The Spirituality of Bees

The Vatican Newspaper “L’Osservatore Romano” has recently published an article “Sentinels of Creation” on the Pope’s farm in Castel Gandolfo and the new addition to their stewardship projects: half a million bees. The bees are a gift from Coldiretti, the largest farming group, and the words of the President stress the stewardship aspect for which he seeks to honor the Pope. The Vatican farm is a model farm with hens, cows, cockerels and ancient olive groves, see more here. 

“Our gift”, Sergio Marini, President of Coldiretti, toldL’Osservatore Romano, “is first and foremost a sign of Coldiretti’s gratitude to the Pope for his constant encouragement of the daily work of those who cultivate the earth, in which it is easy to recognize the respect and love of one who knows that the preservation of creation is the best investment for the future”  and at the same time also wishes to be a proper recognition of the examplarity “of the Vatican farm at Castel Gandolfo”, deemed “the most satisfactory natural environment to give a strong sign of how, together with the modern technologies, the characteristic of rusticity and purity proper to the genuine countryside may be preserved intact”.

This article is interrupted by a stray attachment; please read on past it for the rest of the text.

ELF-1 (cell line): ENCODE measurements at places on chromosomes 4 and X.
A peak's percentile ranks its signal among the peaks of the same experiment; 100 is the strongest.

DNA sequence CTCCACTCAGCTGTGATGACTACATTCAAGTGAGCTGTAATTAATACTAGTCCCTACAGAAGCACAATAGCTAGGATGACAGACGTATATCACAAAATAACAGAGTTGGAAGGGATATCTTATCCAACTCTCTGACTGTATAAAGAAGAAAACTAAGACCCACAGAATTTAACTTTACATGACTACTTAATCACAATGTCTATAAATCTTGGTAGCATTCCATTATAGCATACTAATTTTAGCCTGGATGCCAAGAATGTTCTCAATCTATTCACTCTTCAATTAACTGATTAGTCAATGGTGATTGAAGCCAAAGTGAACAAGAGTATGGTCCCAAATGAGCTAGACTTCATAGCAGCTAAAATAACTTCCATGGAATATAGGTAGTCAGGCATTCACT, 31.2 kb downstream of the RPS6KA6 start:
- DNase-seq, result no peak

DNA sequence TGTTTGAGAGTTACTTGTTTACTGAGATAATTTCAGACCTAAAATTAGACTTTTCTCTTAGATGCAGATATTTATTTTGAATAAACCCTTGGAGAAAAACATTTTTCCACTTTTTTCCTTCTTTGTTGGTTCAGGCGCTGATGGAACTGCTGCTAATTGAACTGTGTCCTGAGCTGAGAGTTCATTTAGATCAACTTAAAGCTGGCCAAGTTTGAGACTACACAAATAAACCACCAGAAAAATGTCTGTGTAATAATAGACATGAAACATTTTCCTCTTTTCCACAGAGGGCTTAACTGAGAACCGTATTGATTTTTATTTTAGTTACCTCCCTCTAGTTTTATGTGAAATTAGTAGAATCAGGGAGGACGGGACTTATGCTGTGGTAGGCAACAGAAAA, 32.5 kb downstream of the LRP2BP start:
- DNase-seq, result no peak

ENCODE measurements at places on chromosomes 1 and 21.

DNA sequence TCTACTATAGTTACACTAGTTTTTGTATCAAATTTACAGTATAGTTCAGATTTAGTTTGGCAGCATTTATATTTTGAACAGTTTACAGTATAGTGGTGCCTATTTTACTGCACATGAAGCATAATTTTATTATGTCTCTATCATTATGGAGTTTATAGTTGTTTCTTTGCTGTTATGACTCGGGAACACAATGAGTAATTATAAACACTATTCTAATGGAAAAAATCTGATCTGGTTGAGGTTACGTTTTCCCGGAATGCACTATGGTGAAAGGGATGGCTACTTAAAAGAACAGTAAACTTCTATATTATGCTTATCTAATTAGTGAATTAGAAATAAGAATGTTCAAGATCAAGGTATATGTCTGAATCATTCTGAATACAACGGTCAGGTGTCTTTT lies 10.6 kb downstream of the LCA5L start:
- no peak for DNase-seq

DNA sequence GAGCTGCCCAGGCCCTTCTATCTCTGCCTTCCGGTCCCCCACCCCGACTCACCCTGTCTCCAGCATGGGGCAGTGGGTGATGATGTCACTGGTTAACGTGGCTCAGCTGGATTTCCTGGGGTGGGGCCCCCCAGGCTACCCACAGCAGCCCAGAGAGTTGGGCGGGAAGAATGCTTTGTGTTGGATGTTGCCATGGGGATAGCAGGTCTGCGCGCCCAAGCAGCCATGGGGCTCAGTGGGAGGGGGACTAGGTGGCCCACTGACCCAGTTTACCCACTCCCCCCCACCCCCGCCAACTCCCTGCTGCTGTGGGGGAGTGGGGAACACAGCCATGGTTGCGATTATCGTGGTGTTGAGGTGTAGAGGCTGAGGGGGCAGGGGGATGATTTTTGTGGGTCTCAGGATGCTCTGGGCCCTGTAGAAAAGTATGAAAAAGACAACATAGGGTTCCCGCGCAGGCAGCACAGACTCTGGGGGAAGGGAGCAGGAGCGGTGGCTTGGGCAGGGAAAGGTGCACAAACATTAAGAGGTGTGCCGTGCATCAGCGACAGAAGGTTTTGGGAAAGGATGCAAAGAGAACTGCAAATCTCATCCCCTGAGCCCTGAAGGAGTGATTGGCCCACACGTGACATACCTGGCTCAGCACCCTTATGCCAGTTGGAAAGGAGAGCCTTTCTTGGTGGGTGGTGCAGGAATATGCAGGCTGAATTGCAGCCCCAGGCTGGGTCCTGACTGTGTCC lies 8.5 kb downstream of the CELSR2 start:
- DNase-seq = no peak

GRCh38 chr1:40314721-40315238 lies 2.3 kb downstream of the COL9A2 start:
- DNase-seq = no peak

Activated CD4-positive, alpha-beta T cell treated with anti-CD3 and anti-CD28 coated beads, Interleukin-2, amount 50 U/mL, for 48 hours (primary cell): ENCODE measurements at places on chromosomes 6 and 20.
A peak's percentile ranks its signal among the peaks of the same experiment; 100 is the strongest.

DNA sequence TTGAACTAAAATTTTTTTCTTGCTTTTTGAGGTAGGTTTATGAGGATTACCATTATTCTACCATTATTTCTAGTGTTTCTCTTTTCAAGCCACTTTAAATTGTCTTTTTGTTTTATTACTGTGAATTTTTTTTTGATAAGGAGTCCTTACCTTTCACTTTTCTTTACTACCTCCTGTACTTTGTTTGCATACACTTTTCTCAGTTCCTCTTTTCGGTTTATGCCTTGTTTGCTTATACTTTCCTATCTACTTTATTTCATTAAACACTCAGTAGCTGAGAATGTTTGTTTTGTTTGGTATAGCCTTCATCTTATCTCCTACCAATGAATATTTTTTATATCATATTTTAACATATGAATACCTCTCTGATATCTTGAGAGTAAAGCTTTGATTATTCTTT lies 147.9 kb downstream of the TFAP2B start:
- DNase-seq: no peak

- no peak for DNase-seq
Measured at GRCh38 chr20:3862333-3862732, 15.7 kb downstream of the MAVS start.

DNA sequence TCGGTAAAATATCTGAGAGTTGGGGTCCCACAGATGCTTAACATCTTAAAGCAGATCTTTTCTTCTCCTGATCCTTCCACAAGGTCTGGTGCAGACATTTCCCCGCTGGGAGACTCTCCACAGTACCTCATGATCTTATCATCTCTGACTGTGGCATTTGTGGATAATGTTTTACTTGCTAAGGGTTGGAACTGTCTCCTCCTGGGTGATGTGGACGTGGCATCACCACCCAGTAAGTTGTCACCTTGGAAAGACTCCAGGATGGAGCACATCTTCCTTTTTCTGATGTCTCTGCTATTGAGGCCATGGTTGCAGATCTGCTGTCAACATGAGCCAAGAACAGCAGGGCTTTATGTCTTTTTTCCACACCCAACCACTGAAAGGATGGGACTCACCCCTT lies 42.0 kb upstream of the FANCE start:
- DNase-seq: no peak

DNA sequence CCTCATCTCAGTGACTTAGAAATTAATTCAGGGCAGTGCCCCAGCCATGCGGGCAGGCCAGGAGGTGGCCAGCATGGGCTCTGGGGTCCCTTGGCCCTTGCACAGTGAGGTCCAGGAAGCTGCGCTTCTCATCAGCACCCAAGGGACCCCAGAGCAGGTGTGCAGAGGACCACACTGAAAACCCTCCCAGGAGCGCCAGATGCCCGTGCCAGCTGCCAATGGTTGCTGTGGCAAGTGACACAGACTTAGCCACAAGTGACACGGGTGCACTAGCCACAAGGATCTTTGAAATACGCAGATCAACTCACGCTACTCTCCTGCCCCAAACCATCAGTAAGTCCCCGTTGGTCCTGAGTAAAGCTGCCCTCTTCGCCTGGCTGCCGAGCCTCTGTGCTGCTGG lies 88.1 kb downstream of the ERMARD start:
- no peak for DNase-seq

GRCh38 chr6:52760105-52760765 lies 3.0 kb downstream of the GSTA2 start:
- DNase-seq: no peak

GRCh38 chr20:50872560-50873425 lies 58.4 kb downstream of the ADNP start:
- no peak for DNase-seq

Bees have for a long time been an important symbol and reality for the spiritual life, especially in the Christian tradition. Monasteries are credited for spreading bees throughout Europe, perhaps leading to much of their agricultural success. Many monks are famous beekeepers, as was Augustinian friar Gregor Mendel who is the father of genetics. St. Francis de Sales in his classic spiritual book, “Introduction to the Devout Life”, speaks of bees as a metaphor for spiritual matters, numerous times. And there’s me… not famous or successful, but I have kept bees for 3 years now in the high Colorado Rockies. More on that later…

3 thoughts on “The Spirituality of Bees

  1. Pingback: The Solidarity of Bees « Faith & Environment

  2. Pingback: Easter, Bee’s and Honey « Faith & Environment

  3. Pingback: Bees and Liturgy « Faith & Environment

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